Thursday, October 22, 2020

Coronavirus update: MSU suspends international, non-essential domestic travel

March 10, 2020
<p>This illustration, created at the Centers for Disease Control and Prevention (CDC), reveals ultrastructural morphology exhibited by coronaviruses. Note the spikes that adorn the outer surface of the virus, which impart the look of a corona surrounding the virion, when viewed by electron microscope. A novel coronavirus, named Severe Acute Respiratory Syndrome coronavirus 2 (SARS-CoV-2), was identified as the cause of an outbreak of respiratory illness first detected in Wuhan, China in 2019. The illness caused by this virus has been named coronavirus disease 2019 (COVID-19). Alissa Eckert, MS; Dan Higgins, MAMS</p>

This illustration, created at the Centers for Disease Control and Prevention (CDC), reveals ultrastructural morphology exhibited by coronaviruses. Note the spikes that adorn the outer surface of the virus, which impart the look of a corona surrounding the virion, when viewed by electron microscope. A novel coronavirus, named Severe Acute Respiratory Syndrome coronavirus 2 (SARS-CoV-2), was identified as the cause of an outbreak of respiratory illness first detected in Wuhan, China in 2019. The illness caused by this virus has been named coronavirus disease 2019 (COVID-19). Alissa Eckert, MS; Dan Higgins, MAMS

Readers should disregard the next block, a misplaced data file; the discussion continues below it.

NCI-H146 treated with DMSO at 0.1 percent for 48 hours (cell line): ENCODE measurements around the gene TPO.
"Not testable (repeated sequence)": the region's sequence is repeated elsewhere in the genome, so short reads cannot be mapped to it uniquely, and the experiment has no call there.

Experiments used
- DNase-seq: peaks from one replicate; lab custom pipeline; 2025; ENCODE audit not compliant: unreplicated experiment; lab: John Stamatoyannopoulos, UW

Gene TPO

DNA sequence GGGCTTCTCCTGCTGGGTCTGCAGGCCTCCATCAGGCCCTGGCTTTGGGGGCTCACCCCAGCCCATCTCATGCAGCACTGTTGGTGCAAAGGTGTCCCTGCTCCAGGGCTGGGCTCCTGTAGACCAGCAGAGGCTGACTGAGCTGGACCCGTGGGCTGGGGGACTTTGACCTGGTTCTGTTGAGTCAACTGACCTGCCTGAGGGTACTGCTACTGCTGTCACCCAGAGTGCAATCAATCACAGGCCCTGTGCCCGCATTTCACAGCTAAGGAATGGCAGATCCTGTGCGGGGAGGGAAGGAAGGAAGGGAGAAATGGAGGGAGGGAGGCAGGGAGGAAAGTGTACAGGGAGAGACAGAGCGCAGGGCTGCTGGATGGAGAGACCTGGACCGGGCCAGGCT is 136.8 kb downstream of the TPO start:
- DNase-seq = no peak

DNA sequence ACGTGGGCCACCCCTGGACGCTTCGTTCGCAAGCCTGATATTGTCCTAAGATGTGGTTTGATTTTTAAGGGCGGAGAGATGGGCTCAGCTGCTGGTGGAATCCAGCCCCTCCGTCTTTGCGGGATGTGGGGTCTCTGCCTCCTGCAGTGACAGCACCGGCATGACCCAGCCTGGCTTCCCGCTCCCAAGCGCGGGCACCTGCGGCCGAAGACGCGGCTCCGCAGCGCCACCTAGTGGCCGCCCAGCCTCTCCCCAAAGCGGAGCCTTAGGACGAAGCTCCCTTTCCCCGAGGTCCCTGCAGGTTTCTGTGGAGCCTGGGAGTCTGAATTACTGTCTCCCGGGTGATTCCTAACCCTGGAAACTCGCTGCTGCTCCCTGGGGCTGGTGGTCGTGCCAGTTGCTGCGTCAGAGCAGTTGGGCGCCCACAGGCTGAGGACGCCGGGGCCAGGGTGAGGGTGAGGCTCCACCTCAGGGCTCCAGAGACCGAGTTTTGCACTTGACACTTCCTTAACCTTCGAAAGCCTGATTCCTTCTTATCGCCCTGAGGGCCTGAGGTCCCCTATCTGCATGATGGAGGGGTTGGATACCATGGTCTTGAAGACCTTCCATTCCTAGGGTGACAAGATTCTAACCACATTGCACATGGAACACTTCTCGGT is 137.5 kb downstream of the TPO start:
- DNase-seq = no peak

President Samuel L. Stanley Jr. sent out an email to the Michigan State University community March 10 regarding the virus that causes COVID-19 after universities across the country began canceling in-person classes.

“MSU is preparing for a variety of possible scenarios and campus units have plans and resources in place for a potential outbreak,” Stanley said in the email. “The university is in constant contact with the Ingham County Health Department and continues to follow guidance from the Centers for Disease Control and Prevention (CDC).”

The update included all of the ways MSU is preparing itself in the wake of the spread of coronavirus

This includes suspending all international travel and non-essential domestic travel, creating opportunities to move in-person instruction online and identifying ways to facilitate self-isolation for affected students. 

“It is OK to be concerned, and it is important to be prepared, but this is not a time for panic,” Stanley said in the email. “There are many rumors about possible cases in Michigan, but there are no confirmed cases in our state at this time.” 

The CDC predicts that COVID-19 will continue to spread in the United States.

“We want you to know that we are taking this seriously,” Stanley said in the email. “The health, safety and well-being of all our Spartan family is our top priority.” 

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